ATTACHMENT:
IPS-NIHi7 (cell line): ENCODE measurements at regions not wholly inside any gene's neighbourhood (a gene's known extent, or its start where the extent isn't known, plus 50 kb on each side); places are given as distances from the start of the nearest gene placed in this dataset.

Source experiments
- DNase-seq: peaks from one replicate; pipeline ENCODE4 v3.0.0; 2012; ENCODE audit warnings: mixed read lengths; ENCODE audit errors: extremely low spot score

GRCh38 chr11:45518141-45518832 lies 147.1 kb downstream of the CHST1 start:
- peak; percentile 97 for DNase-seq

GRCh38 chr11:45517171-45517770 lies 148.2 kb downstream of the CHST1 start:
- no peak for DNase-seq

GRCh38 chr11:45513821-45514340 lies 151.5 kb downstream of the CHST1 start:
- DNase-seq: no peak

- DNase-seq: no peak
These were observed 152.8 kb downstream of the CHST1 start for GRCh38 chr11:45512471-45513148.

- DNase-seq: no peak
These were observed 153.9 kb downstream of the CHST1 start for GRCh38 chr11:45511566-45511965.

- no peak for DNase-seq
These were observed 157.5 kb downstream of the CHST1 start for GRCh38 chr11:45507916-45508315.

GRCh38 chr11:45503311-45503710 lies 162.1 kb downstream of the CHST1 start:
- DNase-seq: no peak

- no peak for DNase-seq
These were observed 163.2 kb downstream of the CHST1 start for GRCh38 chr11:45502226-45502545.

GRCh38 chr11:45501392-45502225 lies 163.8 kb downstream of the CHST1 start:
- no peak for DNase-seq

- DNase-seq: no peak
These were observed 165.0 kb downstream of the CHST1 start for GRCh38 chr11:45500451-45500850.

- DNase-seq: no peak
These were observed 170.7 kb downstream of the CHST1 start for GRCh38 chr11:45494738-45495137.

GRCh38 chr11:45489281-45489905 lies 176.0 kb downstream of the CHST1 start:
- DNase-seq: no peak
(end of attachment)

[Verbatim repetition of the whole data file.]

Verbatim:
IPS-NIHi7 (cell line): ENCODE measurements at regions not wholly inside any gene's neighbourhood (a gene's known extent, or its start where the extent isn't known, plus 50 kb on each side); places are given as distances from the start of the nearest gene placed in this dataset.

Source experiments
- DNase-seq: peaks from one replicate; pipeline ENCODE4 v3.0.0; 2012; ENCODE audit warnings: mixed read lengths; ENCODE audit errors: extremely low spot score

GRCh38 chr11:45518141-45518832 lies 147.1 kb downstream of the CHST1 start:
- peak; percentile 97 for DNase-seq

GRCh38 chr11:45517171-45517770 lies 148.2 kb downstream of the CHST1 start:
- no peak for DNase-seq

GRCh38 chr11:45513821-45514340 lies 151.5 kb downstream of the CHST1 start:
- DNase-seq: no peak

- DNase-seq: no peak
These were observed 152.8 kb downstream of the CHST1 start for GRCh38 chr11:45512471-45513148.

- DNase-seq: no peak
These were observed 153.9 kb downstream of the CHST1 start for GRCh38 chr11:45511566-45511965.

- no peak for DNase-seq
These were observed 157.5 kb downstream of the CHST1 start for GRCh38 chr11:45507916-45508315.

GRCh38 chr11:45503311-45503710 lies 162.1 kb downstream of the CHST1 start:
- DNase-seq: no peak

- no peak for DNase-seq
These were observed 163.2 kb downstream of the CHST1 start for GRCh38 chr11:45502226-45502545.

GRCh38 chr11:45501392-45502225 lies 163.8 kb downstream of the CHST1 start:
- no peak for DNase-seq

- DNase-seq: no peak
These were observed 165.0 kb downstream of the CHST1 start for GRCh38 chr11:45500451-45500850.

- DNase-seq: no peak
These were observed 170.7 kb downstream of the CHST1 start for GRCh38 chr11:45494738-45495137.

GRCh38 chr11:45489281-45489905 lies 176.0 kb downstream of the CHST1 start:
- DNase-seq: no peak